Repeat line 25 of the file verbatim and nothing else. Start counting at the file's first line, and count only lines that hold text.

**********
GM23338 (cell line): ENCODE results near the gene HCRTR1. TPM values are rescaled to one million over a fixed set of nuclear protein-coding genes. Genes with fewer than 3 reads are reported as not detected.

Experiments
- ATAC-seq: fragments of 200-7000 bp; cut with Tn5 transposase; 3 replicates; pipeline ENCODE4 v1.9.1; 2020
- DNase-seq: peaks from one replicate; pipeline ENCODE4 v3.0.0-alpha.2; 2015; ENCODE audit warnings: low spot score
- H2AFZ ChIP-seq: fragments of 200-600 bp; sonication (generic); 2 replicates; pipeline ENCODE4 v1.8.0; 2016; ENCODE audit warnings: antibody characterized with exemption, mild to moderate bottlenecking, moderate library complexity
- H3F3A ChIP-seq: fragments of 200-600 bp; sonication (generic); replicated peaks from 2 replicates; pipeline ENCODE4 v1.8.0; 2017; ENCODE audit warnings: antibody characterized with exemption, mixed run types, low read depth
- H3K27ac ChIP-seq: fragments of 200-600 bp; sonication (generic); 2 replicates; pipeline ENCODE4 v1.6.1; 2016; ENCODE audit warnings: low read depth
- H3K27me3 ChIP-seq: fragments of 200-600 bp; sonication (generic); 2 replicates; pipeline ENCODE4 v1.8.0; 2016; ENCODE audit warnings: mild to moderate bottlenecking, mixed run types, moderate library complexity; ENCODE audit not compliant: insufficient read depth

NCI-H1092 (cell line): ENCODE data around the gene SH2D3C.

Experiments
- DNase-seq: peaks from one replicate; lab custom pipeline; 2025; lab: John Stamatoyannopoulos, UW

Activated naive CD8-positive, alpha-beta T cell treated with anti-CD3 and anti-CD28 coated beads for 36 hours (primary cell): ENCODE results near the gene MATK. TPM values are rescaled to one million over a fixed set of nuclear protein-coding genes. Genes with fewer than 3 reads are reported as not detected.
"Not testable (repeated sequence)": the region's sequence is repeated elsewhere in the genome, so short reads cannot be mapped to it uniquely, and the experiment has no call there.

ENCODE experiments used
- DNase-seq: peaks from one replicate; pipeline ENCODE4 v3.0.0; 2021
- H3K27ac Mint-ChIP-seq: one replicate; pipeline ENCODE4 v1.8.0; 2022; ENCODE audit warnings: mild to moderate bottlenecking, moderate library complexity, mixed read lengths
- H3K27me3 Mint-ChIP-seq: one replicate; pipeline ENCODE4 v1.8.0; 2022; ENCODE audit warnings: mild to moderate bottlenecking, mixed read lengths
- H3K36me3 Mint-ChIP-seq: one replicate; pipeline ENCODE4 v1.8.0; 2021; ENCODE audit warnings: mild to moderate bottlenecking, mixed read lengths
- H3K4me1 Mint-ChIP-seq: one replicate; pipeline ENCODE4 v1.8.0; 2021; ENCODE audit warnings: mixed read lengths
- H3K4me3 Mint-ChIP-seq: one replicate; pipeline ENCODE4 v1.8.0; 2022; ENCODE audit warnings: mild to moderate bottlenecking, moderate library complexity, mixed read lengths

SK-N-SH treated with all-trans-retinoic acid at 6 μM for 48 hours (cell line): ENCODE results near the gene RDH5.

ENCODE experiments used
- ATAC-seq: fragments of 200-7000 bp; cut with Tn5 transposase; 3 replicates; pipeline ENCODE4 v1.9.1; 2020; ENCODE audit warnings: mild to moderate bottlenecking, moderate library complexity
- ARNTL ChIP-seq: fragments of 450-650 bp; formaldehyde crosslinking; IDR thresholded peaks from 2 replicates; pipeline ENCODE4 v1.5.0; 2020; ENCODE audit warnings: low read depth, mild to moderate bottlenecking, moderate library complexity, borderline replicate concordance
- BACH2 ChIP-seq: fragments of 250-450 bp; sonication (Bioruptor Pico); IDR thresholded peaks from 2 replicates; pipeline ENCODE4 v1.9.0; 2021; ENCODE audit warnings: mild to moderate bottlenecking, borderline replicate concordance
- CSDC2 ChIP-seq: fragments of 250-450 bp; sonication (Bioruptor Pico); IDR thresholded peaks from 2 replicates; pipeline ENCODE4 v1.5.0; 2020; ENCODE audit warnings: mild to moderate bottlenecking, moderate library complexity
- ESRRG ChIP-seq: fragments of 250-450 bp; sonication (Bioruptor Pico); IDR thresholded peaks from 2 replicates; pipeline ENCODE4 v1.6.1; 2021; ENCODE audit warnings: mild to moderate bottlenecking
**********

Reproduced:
- BACH2 ChIP-seq: fragments of 250-450 bp; sonication (Bioruptor Pico); IDR thresholded peaks from 2 replicates; pipeline ENCODE4 v1.9.0; 2021; ENCODE audit warnings: mild to moderate bottlenecking, borderline replicate concordance